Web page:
Making broth is SO easy, and SO much better for you that what you buy in cartons at the store. These Bone Broth Bundles will help you make around 5 gallons of broth, more if you cook the bones twice. The broth will be thick and delicious and full of nutrients. It’s perfect for using soup, like our Smoked Butternut Squash, Apple and Pork Soup, or making gravy, or just sipping out of a mug to keep yourself warm on these chilly days.
If you are interested in one of these bundles, contact us! We will have them available as often as possible. Please share photos of your broth making days with us!
As we near the end of the warmer months, we are wrapping up our pastured meat bird production for the year. There is one batch of chickens left to head to the processor, a couple dozen turkeys, and some retiring laying hens. We frequently get asked if we will sell just chicken breasts, or just legs, or quartered or halved birds. The answer is almost always “No.” We have a few reasons for this, and I promise none of them are to be annoying!
The number one reason is that we just don’t raise enough birds to be able to get a substantial number done in any of those types of cuts. It’s also really difficult to predict how many of each type folks would want. The easiest option is to keep them all whole, and then our customers can break them down themselves.
Another reason we don’t get them broken down is that we don’t want to frustrate our processors! We bring in roughly 60 birds at a time, and to say we want five birds done this way, and 10 birds done like that, and 22 with this special treatment gets complicated and annoying for the people doing the work. We don’t have many options for processors in our area, so we do our best to keep them happy.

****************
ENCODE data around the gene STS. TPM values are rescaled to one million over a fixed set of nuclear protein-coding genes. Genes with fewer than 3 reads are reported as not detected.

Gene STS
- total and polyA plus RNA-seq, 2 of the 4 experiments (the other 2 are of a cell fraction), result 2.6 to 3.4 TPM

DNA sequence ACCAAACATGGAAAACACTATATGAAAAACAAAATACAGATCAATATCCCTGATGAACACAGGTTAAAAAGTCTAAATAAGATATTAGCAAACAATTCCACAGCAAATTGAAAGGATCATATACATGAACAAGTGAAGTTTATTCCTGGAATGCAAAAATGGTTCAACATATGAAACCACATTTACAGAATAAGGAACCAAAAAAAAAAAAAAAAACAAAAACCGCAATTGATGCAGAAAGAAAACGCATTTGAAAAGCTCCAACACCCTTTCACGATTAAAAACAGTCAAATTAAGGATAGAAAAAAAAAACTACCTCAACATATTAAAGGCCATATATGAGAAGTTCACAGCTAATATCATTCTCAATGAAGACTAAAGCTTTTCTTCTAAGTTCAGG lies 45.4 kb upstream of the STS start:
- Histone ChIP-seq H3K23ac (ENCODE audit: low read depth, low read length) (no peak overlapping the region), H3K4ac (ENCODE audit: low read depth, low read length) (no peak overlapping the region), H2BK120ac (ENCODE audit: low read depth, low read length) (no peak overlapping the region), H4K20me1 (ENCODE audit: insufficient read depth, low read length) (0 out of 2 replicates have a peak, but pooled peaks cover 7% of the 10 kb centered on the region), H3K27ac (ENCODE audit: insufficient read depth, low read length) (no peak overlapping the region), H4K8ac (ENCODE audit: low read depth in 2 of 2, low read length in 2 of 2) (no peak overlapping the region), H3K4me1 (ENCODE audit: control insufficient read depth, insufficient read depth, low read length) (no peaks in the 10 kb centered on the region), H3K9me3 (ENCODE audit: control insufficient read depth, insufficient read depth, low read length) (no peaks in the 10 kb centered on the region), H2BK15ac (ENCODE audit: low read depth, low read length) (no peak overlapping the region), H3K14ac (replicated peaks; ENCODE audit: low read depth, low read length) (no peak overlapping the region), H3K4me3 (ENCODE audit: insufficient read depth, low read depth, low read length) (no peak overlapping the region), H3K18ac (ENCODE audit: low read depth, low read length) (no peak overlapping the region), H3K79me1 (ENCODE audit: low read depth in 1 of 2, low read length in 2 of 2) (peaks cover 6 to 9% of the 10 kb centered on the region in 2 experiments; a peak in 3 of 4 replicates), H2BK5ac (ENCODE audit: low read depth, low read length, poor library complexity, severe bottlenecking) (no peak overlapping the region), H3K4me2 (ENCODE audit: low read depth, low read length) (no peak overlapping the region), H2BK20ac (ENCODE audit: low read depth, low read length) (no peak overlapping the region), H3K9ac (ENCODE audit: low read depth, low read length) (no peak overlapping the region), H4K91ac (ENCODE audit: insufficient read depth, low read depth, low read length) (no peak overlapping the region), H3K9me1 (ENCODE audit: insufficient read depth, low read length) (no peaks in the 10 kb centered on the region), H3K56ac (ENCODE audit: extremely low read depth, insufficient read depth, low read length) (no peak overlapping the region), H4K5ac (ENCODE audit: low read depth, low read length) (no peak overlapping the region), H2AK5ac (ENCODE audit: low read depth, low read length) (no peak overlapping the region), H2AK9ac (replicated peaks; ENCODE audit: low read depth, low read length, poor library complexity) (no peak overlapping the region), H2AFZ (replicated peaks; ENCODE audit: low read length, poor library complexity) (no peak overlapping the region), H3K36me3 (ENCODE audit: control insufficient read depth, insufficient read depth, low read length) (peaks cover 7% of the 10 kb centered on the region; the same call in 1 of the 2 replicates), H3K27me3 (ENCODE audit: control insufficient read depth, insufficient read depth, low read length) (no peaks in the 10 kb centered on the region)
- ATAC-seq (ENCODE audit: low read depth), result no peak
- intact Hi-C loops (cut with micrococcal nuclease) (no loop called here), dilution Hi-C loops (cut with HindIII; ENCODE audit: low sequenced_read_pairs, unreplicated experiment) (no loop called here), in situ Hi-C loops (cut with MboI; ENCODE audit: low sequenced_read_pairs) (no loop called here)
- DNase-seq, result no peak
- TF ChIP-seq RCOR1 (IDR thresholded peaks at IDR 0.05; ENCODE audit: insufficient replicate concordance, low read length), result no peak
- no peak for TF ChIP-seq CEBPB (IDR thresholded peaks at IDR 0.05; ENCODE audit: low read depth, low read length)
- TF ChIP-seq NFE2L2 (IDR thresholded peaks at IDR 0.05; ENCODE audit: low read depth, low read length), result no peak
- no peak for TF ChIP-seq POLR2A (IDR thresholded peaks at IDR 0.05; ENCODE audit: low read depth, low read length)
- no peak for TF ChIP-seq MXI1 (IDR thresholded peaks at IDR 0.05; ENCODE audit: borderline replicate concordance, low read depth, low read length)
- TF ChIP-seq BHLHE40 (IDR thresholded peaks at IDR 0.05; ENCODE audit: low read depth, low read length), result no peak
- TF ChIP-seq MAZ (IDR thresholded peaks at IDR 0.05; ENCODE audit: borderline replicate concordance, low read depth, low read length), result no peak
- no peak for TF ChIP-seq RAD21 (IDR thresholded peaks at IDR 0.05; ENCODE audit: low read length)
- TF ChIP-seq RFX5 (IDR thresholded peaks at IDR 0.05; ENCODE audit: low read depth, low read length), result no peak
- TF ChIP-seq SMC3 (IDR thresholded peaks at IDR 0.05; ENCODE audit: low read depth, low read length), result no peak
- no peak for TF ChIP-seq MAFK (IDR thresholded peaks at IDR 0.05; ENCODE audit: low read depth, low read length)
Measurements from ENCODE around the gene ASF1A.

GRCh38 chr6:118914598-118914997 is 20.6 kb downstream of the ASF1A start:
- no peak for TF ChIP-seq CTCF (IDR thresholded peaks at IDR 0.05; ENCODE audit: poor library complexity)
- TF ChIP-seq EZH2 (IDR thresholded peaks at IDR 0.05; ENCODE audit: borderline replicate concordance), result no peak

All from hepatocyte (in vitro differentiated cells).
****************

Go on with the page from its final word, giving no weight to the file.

In addition to keeping things simple, we want to keep costs down. We have to pay an extra $1 or more per bird to get them quartered or cut into 8 pieces. We raise the prices on any birds we get cut up, which makes it more expensive for the customer. Getting the birds broken down also leaves some pieces behind. When they are turned into eight pieces, it leaves the “frame” which is essentially the cavity that you’d stuff if you were making a roasted bird. This has some weight to it, which the customer isn’t buying, so we lose money there. It costs us the same amount to raise a bird that will be left whole or cut up.
Finally, we want you to use the whole bird. These birds worked hard to gain weight and taste delicious. The best way to honor them is to use them to the fullest extent. A whole bird can make several meals for a family. Roast or grill it and eat what you want. Make sandwiches with the leftover meat. Put the rest of the yummy morsels of meat into soup. And finally make broth with what’s left of the carcass. If you don’t get the whole bird, you aren’t going to be able to make that many meals out of them!